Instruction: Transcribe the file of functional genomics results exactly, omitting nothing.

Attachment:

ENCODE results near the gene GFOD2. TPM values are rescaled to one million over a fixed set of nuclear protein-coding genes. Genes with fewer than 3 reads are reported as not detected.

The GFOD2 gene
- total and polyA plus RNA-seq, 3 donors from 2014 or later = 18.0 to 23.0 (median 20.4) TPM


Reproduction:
ENCODE results near the gene GFOD2. TPM values are rescaled to one million over a fixed set of nuclear protein-coding genes. Genes with fewer than 3 reads are reported as not detected.

The GFOD2 gene
- total and polyA plus RNA-seq, 3 donors from 2014 or later = 18.0 to 23.0 (median 20.4) TPM